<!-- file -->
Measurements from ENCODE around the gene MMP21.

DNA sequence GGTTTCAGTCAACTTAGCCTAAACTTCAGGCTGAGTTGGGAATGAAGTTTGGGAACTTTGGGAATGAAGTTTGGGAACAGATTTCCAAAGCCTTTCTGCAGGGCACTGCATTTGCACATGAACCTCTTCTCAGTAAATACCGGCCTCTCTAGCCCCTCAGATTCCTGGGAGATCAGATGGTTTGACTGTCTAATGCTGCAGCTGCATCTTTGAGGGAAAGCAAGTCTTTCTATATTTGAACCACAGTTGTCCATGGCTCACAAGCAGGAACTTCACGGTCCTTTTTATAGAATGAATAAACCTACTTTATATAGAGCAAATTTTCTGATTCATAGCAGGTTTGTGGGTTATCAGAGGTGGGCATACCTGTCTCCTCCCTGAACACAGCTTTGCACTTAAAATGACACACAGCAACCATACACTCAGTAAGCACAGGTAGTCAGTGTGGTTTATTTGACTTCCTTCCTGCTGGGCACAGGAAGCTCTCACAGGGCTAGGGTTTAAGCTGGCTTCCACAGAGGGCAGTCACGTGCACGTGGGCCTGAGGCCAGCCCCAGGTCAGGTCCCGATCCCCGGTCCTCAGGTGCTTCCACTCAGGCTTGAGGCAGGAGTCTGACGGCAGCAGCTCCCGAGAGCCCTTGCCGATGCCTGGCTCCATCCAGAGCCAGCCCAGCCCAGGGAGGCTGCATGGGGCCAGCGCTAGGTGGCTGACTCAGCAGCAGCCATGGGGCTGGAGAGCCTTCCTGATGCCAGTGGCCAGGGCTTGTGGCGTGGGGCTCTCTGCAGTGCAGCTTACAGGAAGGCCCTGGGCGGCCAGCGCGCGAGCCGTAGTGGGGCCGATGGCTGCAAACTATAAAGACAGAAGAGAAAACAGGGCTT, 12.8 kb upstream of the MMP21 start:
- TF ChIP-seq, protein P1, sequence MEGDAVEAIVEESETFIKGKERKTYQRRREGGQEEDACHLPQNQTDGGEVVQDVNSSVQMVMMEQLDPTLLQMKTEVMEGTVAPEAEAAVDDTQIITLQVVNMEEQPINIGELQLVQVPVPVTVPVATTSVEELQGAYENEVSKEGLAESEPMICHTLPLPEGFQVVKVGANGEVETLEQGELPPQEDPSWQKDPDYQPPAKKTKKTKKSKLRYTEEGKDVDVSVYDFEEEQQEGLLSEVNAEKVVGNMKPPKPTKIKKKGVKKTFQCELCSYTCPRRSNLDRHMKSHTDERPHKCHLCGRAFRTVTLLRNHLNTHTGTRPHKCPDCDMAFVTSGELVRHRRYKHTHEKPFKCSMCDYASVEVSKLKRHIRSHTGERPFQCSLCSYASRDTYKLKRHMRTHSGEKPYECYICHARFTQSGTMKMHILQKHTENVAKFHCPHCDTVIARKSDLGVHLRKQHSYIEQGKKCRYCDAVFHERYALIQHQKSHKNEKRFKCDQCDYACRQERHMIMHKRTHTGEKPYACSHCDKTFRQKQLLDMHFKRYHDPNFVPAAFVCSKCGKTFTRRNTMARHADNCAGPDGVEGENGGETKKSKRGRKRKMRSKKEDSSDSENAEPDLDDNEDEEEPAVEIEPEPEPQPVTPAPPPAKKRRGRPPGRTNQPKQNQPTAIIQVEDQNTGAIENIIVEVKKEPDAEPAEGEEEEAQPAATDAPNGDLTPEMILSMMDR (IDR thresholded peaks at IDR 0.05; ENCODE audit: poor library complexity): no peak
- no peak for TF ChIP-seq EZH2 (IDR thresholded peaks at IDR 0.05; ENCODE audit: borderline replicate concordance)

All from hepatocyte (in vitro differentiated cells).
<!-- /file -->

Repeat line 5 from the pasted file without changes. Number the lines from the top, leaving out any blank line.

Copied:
All from hepatocyte (in vitro differentiated cells).